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Movie Review: Notorious

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I knew how “Notorious” would end, but I wanted to know about the man behind the music. Yes, I’ve watched “Behind the Music” on VH1 on Notorious B.I.G., but I wanted a more in depth look at the life and times of Notorious B.I.G.

Notorious opens up with the tragic night of Notorious B.I.G.’s death in Los Angeles and a montage of events leading up to it. I thought the editing was done well here. The montage was fast and quick.

The beginning takes us to Brooklyn, N.Y. in 1983 when Notorious B.I.G. was known as Christopher Wallace. Wallace was a bright student. Sitting on the steps of his apartment complex, he noticed kids wearing brand new shoes and “dookie” chains (thick gold chains that were worn by rappers from the ’80s).

Later, Wallace leaves the steps of his apartment complex and runs into his childhood friend, “D-Roc”, who shows Wallace how to sell drugs. I remember the cinematography was on point. It gave me the feeling that I was in Brooklyn, N.Y. The view was raw and definitely captured the moment. In a sense, those behind the scenes painted a picture of what Notorious B.I.G. was rapping about in his discography. In fact, his songs played throughout the movie. I remember the crowd reacting to each song and some danced in their seats.

The directors did a superb job highlighting Notorious B.I.G.’s path to stardom. From the times he spent on the street corners selling drugs and rapping to making a demo in his friend’s basement to his love triangles to his untimely death.

I found out how Wallace came up the names Notorious B.I.G. and Biggie Smalls. The names came from the basement of his friend’s house during a freestyle which later turned into a demo. That demo was the beginning of Wallace’s career.

“Notorious” showed us when he first met Sean “Diddy” Combs and how Combs made him stop selling drugs. It showed Combs firing from Uptown Records and the heartbreak of Notorious B.I.G. when he found out.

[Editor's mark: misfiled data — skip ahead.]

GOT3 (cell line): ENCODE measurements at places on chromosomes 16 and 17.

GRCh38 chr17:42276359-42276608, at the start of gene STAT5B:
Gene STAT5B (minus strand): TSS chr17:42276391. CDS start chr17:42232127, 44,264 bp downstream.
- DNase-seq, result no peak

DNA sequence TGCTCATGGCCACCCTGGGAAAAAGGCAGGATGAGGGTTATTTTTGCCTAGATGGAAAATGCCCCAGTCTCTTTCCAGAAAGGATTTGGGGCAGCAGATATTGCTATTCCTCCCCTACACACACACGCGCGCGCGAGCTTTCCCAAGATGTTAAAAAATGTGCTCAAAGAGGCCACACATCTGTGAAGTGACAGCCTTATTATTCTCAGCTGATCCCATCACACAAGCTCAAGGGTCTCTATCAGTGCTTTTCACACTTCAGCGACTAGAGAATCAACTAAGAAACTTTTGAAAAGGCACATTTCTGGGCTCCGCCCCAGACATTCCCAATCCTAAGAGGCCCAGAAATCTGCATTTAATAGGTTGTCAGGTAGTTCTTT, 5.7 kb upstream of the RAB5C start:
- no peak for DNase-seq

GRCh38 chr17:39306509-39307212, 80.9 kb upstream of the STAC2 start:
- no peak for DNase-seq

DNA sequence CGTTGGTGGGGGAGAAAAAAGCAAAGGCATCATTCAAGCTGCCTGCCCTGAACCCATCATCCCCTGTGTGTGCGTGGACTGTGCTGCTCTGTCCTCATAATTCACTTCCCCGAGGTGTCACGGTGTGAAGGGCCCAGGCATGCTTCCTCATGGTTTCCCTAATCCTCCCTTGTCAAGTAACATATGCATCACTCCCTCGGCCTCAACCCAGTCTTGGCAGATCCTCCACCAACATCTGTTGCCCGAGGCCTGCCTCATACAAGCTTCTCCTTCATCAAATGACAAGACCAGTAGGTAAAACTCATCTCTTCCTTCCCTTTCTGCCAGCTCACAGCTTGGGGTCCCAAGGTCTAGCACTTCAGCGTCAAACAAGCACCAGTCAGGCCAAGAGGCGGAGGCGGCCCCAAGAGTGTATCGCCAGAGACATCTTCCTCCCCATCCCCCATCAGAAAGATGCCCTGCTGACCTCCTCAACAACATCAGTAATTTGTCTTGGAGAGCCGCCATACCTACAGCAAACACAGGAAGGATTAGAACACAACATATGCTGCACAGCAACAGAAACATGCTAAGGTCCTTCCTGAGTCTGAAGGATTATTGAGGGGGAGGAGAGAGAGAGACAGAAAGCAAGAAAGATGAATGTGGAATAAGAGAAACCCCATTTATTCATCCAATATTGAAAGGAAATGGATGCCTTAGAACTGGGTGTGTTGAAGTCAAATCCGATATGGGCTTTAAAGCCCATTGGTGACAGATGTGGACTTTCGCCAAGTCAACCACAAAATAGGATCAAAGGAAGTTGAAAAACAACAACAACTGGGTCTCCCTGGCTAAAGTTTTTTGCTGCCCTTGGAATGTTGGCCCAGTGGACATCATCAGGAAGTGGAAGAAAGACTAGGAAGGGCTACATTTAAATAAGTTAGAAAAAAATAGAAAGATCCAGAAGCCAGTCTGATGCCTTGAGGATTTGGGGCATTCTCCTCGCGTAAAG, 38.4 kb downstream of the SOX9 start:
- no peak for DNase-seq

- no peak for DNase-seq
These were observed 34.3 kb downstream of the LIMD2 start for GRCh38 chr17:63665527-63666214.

The relationship between Notorious B.I.G. and Tupac Shakur were a major focus in the movie. It showed Shakur as being a mentor to Notorious B.I.G. A miscommunication led to their downfall after neither had the opportunity to clear up the situation. The infamous “West Coast vs. East Coast” rivalry began and on the screen were actual magazine covers that promoted the rivalry.

I loved how the producers shed some light on how the Notorious B.I.G. overcame adversity during two performances. One took place at Howard University’s homecoming in 1992 and the other in Sacramento, Calif. during the infamous feud that took the lives of the Notorious B.I.G. and Shakur.

If there was one complaint about the movie that I have, it would be the lack of effort in Angela Bassett’s performance. Bassett could have done a better job with Voletta Wallace’s (Notorious B.I.G.’s mother) accent. There was no accent. Bassett could have been from anywhere. Voletta Wallace is from Jamaica. A New York accent would have worked too. Bassett had a lot of emotions. That was the only thing going for her.

Overall, I give “Notorious” two T-Wolf ears up.